For too many children, there are no luxuries of life
After 10 years in power how is Labour doing in its stated aim to eradicate child poverty in 20 years?
If figures, compiled by the Campaign to End Child Poverty (CECP), are to be believed the answer is: not very well.
In fact almost a third of children in the West Midlands (32%) are still reckoned to be living in poverty.
The campaign claims that the UK has one of the highest rates of child poverty in the industrialised world and that the government is set to miss its target of halving the problem by 2010, "by a wide margin".
Overall, they say that 3.8 million children in the UK live in poverty with 1.3 million living in "extreme poverty".
So how exactly do they define poverty?
The CECP consider a child to be in poverty if they are living in a household where the income is 60% of the UK median.
The Office of National Statistics say the median income for the UK in 2006 was £447 per week and in the West Midlands it is slightly lower at £415.
What that means is any child in a household where the income is less than about £13,500 a year nationally or £13,000 in the West Midlands is reckoned to be living in poverty.
For the record, extreme poverty is where the household income is less than £7,000 a year - or £19 a day.
Cities with the worst levels of child poverty in the West Midlands are Birmingham, Wolverhampton and Stoke-on-Trent.
Within these cities, some of the worst wards record child poverty levels at close to 50%.
Inner city wards
Three of the five worst wards are in Birmingham, including Sparkbrook (44.6%), Nechells (44.1%) and Kingstanding (43.8%).
Will the Chancellor be able to afford to eradicate child poverty?
Other wards with over 40% include Low Hill (46.9%) and Bilston East (42.3%) in Wolverhampton and Bentilee and Townsend (43.4%) in Stoke on Trent.
But the ward with the highest level of child poverty anywhere in the West Midlands, according to the CECP, is Soho and Victoria in Smethwick (48.7%)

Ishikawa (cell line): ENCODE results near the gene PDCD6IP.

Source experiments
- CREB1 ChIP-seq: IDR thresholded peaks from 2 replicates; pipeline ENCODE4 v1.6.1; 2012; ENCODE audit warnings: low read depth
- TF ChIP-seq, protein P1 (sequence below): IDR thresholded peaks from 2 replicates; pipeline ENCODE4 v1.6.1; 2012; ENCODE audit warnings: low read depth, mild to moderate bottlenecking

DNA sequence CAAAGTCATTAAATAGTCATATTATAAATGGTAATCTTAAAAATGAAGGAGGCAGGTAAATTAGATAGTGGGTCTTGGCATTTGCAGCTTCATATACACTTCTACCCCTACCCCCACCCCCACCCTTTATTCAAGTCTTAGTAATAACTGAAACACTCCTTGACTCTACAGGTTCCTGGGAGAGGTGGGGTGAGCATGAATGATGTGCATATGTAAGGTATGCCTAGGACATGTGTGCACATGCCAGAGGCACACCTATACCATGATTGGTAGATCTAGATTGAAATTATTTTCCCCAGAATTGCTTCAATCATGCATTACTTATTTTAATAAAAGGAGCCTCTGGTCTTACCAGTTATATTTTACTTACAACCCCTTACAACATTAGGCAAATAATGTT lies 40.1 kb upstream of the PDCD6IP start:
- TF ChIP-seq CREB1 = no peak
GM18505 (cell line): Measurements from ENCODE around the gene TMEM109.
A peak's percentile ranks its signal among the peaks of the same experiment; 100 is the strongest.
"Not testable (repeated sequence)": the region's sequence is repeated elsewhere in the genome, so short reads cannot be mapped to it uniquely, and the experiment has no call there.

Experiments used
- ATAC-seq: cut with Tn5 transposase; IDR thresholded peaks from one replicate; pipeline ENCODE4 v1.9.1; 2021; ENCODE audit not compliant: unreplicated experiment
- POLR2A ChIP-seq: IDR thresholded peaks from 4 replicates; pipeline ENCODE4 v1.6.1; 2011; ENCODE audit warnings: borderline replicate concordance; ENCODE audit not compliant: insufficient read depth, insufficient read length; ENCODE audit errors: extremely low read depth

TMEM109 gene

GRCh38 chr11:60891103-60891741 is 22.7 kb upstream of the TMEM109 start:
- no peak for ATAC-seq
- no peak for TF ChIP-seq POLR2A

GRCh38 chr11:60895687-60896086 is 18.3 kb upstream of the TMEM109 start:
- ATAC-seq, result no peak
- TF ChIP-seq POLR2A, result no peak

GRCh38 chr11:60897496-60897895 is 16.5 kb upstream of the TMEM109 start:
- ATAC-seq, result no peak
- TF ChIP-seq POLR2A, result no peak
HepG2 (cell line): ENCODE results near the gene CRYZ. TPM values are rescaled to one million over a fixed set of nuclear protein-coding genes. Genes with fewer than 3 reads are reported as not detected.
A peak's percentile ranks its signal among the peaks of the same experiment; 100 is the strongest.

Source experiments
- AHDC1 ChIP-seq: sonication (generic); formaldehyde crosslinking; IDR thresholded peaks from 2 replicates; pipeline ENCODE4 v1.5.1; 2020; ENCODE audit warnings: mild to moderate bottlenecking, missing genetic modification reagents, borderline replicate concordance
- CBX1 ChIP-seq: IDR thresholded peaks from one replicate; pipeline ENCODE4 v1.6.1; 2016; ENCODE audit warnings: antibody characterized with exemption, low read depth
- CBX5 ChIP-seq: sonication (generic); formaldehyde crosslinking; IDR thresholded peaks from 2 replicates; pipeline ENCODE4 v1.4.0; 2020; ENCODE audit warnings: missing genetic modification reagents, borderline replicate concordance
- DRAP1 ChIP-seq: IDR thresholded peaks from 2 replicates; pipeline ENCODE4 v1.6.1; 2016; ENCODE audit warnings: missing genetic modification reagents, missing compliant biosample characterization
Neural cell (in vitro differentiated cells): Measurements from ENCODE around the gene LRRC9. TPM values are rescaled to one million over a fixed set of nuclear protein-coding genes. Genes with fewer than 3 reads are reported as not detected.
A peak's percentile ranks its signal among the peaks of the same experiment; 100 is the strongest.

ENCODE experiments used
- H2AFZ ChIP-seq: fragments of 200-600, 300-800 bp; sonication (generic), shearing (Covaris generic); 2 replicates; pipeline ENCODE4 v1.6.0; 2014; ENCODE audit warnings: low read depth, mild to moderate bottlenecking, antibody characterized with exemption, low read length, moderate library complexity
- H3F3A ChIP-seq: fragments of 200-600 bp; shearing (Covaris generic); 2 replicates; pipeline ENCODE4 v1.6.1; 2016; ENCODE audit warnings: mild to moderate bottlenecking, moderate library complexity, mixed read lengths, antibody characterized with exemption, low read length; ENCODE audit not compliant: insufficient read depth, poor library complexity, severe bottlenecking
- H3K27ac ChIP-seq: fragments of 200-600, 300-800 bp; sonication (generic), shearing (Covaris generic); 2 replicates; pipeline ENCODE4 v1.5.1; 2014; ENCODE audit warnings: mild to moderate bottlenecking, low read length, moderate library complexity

Hilary Fisher, Director of the Campaign, said "Child poverty is having a devastating impact on children in the West Midlands and we need action now to tackle it.
"We are calling on the Chancellor," she continued, "to make the 2008 budget a budget to end child poverty.
"Without the investment of an extra £4bn by April 2009 the government's commitment to the child poverty targets is just a hollow promise."
The pressure is being increased with the campaign launching a month of events to highlight the issue.
For its part, the government is aware that it is lagging behind and has just launched a special dedicated unit to help hit its targets.
The Child Poverty Unit will be run by officials from two government departments who will consult with the children's charity Barnardo's.
It will focus on getting the parents of poor children into work, and improving the health and education of less well-off youngsters.
They claim to have lifted 600,000 children out of poverty in the last 10 years and they want to build on that success.
Work and Pensions Secretary, Peter Hain, told BBC radio the government was determined to reach its "stiff target" of halving child poverty by 2010 and eradicating it by 2020.
"People will say that children are not living in the absolute deprivation they were in generations past. But compared with others and their peers in the playground and the classroom, they are.
"That is the target we have set ourselves," he insisted, "and it is a stiff one, but we are determined to halve it by 2010 and eradicate it by 2020."
Also in the programme ...
We get the inside picture of life inside
As well as being practically full, are our prisons also in crisis?
There are currently around 81,500 inmates locked up in the jails of England and Wales - more than 300 of them are in police cells.
The Prison Officers Association are worried that the government is failing to provide more places and worried that staff can not be attracted to the service because it is so poorly paid.
So what is life like inside the prisons of the Midlands for inmates and prison officers and is it time to launch a new prison building programme.
BBC Midlands Home Affairs Correspondent Peter Wilson has a special report.
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